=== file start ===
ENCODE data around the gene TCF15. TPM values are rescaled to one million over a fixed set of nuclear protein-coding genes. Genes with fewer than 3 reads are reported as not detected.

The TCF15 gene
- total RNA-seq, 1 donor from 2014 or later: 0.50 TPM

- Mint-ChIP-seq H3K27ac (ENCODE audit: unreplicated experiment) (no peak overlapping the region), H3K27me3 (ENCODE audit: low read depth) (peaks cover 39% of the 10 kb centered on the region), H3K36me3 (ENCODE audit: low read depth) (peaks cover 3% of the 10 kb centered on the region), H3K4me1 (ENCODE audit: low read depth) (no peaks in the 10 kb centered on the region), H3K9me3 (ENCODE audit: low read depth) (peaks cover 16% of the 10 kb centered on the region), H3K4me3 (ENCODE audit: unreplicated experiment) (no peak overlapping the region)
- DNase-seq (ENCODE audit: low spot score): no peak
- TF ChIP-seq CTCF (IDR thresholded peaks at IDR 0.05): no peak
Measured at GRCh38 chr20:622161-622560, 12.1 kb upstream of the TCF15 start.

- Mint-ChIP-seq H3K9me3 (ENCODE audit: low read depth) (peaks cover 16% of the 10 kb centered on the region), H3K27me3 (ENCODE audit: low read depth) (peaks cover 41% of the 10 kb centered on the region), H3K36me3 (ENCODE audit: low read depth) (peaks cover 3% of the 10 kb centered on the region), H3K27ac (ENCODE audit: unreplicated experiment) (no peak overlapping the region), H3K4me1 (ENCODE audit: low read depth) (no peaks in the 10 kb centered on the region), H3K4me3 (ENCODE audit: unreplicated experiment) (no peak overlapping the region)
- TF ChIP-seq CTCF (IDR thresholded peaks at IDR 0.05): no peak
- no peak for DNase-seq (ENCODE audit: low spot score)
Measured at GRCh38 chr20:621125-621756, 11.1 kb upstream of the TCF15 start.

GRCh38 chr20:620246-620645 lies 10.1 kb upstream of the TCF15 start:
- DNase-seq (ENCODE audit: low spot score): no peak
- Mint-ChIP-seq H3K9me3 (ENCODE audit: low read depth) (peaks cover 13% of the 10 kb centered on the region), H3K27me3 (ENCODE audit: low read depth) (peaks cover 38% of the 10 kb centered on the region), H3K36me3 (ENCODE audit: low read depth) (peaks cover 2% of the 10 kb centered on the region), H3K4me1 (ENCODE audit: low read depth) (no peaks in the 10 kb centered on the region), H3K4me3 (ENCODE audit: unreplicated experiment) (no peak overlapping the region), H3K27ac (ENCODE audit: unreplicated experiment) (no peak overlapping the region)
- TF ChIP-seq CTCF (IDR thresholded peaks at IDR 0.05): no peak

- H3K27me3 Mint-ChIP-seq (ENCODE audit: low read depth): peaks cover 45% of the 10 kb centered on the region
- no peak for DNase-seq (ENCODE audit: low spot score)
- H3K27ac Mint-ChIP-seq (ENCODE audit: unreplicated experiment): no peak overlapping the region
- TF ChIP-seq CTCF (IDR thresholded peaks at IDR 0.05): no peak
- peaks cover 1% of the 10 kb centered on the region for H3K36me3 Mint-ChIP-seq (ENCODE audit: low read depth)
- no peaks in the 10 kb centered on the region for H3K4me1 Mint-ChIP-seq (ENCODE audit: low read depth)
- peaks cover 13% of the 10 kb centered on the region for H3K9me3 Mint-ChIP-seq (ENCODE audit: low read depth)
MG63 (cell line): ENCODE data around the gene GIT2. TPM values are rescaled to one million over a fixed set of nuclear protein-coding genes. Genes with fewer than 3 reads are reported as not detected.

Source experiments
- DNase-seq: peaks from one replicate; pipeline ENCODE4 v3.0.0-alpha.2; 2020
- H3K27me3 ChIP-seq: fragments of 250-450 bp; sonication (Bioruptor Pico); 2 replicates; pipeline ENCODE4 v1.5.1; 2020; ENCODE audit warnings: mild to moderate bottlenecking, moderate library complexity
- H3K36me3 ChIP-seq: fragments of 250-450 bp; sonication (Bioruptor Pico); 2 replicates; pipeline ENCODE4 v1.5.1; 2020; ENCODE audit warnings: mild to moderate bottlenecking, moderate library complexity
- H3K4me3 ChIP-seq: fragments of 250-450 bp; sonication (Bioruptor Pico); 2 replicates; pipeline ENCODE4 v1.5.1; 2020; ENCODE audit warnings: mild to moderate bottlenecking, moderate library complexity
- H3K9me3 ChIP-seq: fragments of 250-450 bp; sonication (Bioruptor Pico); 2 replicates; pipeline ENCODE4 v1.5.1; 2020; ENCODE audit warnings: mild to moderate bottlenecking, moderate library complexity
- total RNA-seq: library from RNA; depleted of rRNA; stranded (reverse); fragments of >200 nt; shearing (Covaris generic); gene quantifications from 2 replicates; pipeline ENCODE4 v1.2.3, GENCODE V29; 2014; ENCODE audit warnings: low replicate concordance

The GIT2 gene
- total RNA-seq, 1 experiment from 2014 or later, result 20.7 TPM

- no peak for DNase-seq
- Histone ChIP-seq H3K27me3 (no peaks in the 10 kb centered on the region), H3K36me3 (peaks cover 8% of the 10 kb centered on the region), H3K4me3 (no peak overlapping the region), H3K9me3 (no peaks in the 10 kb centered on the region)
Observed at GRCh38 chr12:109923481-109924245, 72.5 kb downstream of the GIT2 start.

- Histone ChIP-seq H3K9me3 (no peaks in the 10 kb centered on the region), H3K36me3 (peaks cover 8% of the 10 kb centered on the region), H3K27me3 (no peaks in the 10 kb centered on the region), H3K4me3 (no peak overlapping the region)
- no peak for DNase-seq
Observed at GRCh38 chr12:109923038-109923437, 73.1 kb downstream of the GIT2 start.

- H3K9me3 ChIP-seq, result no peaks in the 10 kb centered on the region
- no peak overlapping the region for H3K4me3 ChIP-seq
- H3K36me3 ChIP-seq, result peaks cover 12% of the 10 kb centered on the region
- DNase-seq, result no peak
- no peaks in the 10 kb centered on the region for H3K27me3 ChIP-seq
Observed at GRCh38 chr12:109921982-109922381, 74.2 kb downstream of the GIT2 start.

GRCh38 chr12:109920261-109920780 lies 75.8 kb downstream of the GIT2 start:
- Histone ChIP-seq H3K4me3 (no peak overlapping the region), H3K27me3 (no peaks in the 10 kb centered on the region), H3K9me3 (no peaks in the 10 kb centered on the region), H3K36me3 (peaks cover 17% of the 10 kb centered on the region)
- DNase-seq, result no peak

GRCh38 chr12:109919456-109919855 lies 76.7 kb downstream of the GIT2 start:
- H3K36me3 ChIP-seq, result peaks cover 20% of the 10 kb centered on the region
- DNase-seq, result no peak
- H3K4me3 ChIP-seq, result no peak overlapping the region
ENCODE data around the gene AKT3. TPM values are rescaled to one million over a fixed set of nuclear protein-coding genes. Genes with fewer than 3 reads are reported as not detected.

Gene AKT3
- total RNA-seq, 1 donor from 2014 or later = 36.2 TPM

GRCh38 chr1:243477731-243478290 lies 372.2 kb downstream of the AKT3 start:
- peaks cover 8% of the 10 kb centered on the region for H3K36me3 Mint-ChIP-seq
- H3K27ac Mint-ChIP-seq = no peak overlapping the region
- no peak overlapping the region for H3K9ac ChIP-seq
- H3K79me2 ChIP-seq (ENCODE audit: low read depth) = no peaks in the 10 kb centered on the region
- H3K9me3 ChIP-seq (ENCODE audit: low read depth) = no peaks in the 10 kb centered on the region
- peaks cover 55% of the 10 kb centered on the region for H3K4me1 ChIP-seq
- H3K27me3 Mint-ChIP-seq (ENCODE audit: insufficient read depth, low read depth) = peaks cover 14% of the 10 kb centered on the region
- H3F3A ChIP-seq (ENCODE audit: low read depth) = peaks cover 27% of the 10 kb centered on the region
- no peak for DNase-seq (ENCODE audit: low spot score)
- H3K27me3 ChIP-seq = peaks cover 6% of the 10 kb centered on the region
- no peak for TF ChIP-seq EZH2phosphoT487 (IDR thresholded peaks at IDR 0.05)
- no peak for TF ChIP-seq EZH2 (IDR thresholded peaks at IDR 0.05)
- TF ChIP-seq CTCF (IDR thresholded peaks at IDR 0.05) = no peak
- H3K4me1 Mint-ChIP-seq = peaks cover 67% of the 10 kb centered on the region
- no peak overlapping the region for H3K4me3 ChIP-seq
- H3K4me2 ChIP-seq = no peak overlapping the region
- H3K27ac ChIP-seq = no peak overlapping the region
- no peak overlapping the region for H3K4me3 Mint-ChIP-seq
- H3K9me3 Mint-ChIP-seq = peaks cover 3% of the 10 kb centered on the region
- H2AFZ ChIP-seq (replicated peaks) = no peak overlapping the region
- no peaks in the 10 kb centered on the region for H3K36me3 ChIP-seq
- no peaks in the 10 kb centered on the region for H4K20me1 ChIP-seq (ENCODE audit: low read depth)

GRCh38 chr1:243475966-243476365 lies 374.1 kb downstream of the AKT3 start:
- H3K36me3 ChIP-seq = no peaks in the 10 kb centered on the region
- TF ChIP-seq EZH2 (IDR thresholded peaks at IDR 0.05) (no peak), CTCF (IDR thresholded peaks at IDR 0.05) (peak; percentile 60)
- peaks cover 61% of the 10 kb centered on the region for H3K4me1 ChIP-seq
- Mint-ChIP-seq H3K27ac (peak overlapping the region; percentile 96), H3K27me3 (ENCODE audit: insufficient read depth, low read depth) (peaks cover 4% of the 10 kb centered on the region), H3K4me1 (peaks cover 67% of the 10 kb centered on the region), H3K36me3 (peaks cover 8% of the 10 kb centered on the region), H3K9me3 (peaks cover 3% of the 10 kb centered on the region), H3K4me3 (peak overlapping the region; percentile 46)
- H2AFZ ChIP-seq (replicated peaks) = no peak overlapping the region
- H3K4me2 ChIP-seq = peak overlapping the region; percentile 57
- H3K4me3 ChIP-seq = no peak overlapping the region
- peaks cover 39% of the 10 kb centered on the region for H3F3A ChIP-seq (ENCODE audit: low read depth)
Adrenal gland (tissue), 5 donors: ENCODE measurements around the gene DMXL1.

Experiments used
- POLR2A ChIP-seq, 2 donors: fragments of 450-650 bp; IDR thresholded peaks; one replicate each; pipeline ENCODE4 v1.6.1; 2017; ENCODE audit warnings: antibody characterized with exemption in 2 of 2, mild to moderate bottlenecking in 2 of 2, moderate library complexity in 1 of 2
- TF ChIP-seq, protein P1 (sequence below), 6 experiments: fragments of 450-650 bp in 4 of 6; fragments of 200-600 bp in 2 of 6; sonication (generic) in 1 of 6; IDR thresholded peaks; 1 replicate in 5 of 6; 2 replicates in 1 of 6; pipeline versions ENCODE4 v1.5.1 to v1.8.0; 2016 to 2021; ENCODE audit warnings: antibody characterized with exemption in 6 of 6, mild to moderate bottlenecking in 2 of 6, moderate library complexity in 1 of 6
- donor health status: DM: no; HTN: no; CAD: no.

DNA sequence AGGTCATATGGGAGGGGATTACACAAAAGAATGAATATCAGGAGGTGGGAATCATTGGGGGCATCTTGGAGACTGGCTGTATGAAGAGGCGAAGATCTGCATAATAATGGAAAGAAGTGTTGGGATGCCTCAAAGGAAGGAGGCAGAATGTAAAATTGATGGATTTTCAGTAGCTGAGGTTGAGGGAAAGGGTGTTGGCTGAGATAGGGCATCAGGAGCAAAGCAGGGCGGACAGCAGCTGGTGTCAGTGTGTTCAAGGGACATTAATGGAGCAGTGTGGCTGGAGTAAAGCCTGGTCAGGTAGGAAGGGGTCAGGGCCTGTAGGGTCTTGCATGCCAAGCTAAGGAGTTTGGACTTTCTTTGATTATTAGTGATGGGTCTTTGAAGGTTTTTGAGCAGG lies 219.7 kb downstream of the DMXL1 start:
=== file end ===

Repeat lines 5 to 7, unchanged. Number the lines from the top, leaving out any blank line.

- DNase-seq (ENCODE audit: low spot score): no peak
- TF ChIP-seq CTCF (IDR thresholded peaks at IDR 0.05): no peak
Measured at GRCh38 chr20:622161-622560, 12.1 kb upstream of the TCF15 start.